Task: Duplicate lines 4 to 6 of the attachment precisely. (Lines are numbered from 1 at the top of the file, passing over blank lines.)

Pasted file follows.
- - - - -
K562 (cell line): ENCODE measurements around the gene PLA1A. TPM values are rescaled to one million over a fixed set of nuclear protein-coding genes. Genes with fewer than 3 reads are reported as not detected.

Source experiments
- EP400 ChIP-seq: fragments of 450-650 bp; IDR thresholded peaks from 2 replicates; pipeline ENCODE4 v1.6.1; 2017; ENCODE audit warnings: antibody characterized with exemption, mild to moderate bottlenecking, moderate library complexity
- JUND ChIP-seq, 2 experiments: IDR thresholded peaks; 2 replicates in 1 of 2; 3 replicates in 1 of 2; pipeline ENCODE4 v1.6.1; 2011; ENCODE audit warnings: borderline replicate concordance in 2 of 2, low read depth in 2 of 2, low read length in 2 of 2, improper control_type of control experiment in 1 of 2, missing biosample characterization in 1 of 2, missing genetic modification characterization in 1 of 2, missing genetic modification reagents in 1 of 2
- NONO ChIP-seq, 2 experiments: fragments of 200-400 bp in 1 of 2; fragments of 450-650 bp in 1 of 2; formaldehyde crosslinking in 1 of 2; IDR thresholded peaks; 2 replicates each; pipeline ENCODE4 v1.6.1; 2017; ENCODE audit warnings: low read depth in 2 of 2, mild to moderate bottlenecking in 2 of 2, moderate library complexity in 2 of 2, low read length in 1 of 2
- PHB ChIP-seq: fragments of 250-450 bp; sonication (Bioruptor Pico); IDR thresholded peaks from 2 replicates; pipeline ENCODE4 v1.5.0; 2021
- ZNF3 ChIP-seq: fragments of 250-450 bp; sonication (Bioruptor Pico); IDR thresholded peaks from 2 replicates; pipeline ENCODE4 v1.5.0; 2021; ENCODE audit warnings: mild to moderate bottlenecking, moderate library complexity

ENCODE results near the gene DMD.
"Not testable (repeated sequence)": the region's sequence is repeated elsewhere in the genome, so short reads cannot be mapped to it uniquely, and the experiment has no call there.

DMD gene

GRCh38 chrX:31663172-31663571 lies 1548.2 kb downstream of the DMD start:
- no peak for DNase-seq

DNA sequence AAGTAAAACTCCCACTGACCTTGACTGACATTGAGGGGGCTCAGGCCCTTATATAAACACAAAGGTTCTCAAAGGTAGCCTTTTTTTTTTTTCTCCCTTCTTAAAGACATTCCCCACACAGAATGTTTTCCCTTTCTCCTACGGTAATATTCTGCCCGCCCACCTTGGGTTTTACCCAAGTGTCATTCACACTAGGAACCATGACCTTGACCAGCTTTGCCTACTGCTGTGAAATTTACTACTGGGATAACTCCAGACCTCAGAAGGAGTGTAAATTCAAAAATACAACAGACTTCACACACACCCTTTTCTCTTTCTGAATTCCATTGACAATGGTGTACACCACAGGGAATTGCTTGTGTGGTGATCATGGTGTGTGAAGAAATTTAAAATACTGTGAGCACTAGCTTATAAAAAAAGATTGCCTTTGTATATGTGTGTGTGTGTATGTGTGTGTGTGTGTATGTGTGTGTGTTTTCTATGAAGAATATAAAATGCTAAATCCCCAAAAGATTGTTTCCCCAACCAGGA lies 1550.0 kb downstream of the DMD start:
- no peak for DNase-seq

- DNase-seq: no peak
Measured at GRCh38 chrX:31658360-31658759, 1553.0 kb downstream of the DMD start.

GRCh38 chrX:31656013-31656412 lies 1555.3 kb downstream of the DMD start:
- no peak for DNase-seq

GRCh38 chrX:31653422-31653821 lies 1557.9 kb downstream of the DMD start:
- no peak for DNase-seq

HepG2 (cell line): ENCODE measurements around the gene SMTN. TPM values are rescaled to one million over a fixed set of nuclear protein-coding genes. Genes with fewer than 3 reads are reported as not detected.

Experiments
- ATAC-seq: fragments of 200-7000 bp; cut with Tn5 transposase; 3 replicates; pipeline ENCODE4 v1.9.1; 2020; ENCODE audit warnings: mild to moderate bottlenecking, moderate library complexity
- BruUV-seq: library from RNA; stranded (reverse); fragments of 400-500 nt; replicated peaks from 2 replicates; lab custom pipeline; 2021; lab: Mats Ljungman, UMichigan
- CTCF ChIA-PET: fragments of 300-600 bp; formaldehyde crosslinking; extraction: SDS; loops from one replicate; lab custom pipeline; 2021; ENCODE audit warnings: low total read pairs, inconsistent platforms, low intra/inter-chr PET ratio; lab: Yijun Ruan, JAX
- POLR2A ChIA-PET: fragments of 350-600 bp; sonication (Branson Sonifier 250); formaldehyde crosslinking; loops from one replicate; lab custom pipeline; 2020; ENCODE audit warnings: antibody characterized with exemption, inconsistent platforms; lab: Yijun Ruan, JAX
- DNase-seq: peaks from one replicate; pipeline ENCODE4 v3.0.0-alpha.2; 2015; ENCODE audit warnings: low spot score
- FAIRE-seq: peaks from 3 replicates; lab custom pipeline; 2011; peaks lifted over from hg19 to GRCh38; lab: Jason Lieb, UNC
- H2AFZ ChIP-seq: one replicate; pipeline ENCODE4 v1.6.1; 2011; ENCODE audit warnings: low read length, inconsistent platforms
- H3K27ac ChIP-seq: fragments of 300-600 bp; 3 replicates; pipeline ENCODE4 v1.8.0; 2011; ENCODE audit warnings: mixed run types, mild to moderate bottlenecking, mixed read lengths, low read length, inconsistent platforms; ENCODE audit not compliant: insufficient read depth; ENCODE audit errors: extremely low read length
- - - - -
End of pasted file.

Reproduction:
- JUND ChIP-seq, 2 experiments: IDR thresholded peaks; 2 replicates in 1 of 2; 3 replicates in 1 of 2; pipeline ENCODE4 v1.6.1; 2011; ENCODE audit warnings: borderline replicate concordance in 2 of 2, low read depth in 2 of 2, low read length in 2 of 2, improper control_type of control experiment in 1 of 2, missing biosample characterization in 1 of 2, missing genetic modification characterization in 1 of 2, missing genetic modification reagents in 1 of 2
- NONO ChIP-seq, 2 experiments: fragments of 200-400 bp in 1 of 2; fragments of 450-650 bp in 1 of 2; formaldehyde crosslinking in 1 of 2; IDR thresholded peaks; 2 replicates each; pipeline ENCODE4 v1.6.1; 2017; ENCODE audit warnings: low read depth in 2 of 2, mild to moderate bottlenecking in 2 of 2, moderate library complexity in 2 of 2, low read length in 1 of 2
- PHB ChIP-seq: fragments of 250-450 bp; sonication (Bioruptor Pico); IDR thresholded peaks from 2 replicates; pipeline ENCODE4 v1.5.0; 2021